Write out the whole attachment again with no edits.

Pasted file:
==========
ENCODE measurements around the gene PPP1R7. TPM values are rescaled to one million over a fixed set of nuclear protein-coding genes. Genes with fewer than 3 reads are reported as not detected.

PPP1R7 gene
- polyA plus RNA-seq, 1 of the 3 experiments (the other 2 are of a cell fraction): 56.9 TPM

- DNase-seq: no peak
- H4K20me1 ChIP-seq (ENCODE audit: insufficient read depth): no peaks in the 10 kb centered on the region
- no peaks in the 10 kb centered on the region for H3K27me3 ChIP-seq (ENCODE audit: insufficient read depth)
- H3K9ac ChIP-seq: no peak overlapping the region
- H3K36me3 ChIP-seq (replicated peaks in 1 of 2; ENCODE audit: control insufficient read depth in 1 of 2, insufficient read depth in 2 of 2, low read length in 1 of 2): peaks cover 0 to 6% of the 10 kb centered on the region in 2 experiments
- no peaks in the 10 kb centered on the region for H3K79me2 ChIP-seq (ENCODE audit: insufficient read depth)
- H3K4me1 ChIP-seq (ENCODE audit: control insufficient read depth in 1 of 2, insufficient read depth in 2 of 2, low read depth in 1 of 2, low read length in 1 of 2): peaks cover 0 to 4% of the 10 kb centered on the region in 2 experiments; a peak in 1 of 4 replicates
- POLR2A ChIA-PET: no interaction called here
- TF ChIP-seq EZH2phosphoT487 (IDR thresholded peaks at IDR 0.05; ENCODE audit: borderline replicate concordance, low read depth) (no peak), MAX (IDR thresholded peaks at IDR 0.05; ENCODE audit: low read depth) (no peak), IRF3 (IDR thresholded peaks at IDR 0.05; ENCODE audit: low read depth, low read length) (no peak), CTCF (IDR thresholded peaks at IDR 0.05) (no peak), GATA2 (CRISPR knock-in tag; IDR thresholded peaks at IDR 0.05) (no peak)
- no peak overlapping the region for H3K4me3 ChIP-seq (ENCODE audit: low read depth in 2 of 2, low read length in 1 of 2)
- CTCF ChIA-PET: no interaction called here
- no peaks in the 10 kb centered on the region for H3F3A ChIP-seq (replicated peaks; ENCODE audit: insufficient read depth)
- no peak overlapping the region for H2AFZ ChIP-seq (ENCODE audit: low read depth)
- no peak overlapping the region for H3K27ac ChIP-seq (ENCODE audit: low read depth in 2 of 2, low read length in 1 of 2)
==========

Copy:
ENCODE measurements around the gene PPP1R7. TPM values are rescaled to one million over a fixed set of nuclear protein-coding genes. Genes with fewer than 3 reads are reported as not detected.

PPP1R7 gene
- polyA plus RNA-seq, 1 of the 3 experiments (the other 2 are of a cell fraction): 56.9 TPM

- DNase-seq: no peak
- H4K20me1 ChIP-seq (ENCODE audit: insufficient read depth): no peaks in the 10 kb centered on the region
- no peaks in the 10 kb centered on the region for H3K27me3 ChIP-seq (ENCODE audit: insufficient read depth)
- H3K9ac ChIP-seq: no peak overlapping the region
- H3K36me3 ChIP-seq (replicated peaks in 1 of 2; ENCODE audit: control insufficient read depth in 1 of 2, insufficient read depth in 2 of 2, low read length in 1 of 2): peaks cover 0 to 6% of the 10 kb centered on the region in 2 experiments
- no peaks in the 10 kb centered on the region for H3K79me2 ChIP-seq (ENCODE audit: insufficient read depth)
- H3K4me1 ChIP-seq (ENCODE audit: control insufficient read depth in 1 of 2, insufficient read depth in 2 of 2, low read depth in 1 of 2, low read length in 1 of 2): peaks cover 0 to 4% of the 10 kb centered on the region in 2 experiments; a peak in 1 of 4 replicates
- POLR2A ChIA-PET: no interaction called here
- TF ChIP-seq EZH2phosphoT487 (IDR thresholded peaks at IDR 0.05; ENCODE audit: borderline replicate concordance, low read depth) (no peak), MAX (IDR thresholded peaks at IDR 0.05; ENCODE audit: low read depth) (no peak), IRF3 (IDR thresholded peaks at IDR 0.05; ENCODE audit: low read depth, low read length) (no peak), CTCF (IDR thresholded peaks at IDR 0.05) (no peak), GATA2 (CRISPR knock-in tag; IDR thresholded peaks at IDR 0.05) (no peak)
- no peak overlapping the region for H3K4me3 ChIP-seq (ENCODE audit: low read depth in 2 of 2, low read length in 1 of 2)
- CTCF ChIA-PET: no interaction called here
- no peaks in the 10 kb centered on the region for H3F3A ChIP-seq (replicated peaks; ENCODE audit: insufficient read depth)
- no peak overlapping the region for H2AFZ ChIP-seq (ENCODE audit: low read depth)
- no peak overlapping the region for H3K27ac ChIP-seq (ENCODE audit: low read depth in 2 of 2, low read length in 1 of 2)